If you're backing up ScienceOps, naturally it's quite possible that one day you'll want to perform a restoration. Restoring ScienceOps is useful for both recovering from a disaster and for setting up development or test clusters.

To perform a recovery, you'll first need to perform a backup of ScienceOps. See scienceops-backup and the Backup Documentation for more information on how to do this.

In the event that your backup data is encrypted you'll also need the public key you used to encrypt the backups output file.


When doing a recovery, it's recommended that you start with a fresh ScienceOps instance. This can be either an instance that you've had waiting in the wings (as in a failover instance without any data on it), or an instance that you've just spun up.

How To

  1. Move the ScienceOps backup file onto the master node of the new instance. You can use a command like scp, or if the file is available via a remote location, you can SSH onto the server and run curl or wget to fetch the file.
  2. If you haven't already, SSH into the master node.
  3. If neccessary Grab the public key you used for encrypting your backup file.
  4. Run scienceops-restore *name of backup file* or scienceops-restore *name of backup file* to perform the restoration. This will do 2 things: (1) Add the appropriate data to the MariaDB database and (2) Place the model files onto the server.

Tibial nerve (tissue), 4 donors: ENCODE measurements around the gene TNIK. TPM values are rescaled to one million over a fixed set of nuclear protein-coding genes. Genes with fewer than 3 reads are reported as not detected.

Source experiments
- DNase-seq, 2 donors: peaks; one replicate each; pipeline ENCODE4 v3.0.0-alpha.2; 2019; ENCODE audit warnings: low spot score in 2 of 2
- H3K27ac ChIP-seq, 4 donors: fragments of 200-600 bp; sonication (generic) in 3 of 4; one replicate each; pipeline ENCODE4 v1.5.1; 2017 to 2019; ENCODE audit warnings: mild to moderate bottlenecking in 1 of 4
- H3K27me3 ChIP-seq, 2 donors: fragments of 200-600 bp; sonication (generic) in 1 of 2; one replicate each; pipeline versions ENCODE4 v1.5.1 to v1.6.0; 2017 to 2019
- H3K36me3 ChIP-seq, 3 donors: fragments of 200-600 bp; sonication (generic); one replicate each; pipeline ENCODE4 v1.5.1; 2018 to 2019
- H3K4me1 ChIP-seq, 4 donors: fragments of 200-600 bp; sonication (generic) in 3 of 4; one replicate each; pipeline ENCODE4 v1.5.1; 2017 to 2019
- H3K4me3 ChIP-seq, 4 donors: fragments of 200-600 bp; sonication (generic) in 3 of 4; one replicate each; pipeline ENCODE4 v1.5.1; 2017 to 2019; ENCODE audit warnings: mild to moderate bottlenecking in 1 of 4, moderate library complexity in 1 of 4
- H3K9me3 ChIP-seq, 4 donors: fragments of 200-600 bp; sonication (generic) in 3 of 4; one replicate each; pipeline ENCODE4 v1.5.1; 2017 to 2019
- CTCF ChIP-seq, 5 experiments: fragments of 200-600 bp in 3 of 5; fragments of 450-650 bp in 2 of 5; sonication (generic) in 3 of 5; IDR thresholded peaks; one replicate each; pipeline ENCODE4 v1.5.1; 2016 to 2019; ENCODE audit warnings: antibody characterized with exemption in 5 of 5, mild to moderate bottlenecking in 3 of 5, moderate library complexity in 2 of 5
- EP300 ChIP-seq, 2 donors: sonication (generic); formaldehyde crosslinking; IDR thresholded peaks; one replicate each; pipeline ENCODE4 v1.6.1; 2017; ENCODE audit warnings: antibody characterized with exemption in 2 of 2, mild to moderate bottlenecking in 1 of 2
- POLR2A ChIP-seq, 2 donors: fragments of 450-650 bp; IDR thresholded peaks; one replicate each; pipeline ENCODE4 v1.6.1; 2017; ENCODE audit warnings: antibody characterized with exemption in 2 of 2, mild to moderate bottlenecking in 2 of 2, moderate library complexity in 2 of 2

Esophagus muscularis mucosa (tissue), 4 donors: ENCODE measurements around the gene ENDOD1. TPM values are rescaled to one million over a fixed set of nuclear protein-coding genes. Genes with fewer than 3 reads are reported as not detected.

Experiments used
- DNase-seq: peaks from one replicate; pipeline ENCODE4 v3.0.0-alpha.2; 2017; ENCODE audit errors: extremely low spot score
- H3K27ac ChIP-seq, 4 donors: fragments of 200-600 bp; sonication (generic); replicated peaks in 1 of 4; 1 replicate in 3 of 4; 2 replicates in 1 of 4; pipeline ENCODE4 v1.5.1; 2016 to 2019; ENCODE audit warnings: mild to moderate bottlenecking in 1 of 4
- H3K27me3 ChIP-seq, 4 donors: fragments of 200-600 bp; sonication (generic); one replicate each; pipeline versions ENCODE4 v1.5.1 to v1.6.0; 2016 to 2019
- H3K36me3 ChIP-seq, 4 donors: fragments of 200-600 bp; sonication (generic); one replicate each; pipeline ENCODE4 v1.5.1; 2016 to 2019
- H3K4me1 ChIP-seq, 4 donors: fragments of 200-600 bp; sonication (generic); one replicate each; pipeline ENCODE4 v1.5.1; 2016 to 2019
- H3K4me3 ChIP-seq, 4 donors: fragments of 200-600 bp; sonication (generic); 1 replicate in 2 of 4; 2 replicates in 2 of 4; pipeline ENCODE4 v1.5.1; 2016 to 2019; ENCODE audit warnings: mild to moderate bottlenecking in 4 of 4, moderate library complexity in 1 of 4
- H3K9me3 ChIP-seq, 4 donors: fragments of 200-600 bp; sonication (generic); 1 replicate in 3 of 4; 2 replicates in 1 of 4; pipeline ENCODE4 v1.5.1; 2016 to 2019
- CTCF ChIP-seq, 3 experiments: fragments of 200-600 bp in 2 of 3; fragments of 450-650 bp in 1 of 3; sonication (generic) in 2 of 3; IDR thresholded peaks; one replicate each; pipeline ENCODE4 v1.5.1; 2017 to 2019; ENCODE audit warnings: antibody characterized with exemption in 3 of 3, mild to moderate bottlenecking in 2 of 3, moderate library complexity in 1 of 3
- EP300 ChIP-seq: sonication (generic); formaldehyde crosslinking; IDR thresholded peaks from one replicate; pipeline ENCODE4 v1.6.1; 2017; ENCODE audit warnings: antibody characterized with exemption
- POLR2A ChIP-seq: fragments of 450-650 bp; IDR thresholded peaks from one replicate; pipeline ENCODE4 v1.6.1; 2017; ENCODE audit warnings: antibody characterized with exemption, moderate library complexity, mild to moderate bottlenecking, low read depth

5. Run sudo start scienceops (ubuntu) or sudo systemctl start scienceops (centos) to start ScienceOps.
  6. SSH into the worker machines and run sudo start scienceops-worker (ubuntu) sudo systemctl start scienceops-worker (centos).
  7. Visit the admin webapp on the IP/Hostname of the master node and navigate to the /admin/servers URL. Click the workers tab. One at a time, input each worker IP/hostname into the Add Worker form and click Add Server.

That's it! ScienceOps will begin creating endpoints for each model. To view progress, visit the /admin/models page to watch the individual models build.

Note: The first round of builds will take longer as the runtime environment for each model will need to be recreated on the new server. Subsequent builds will be much shorter.

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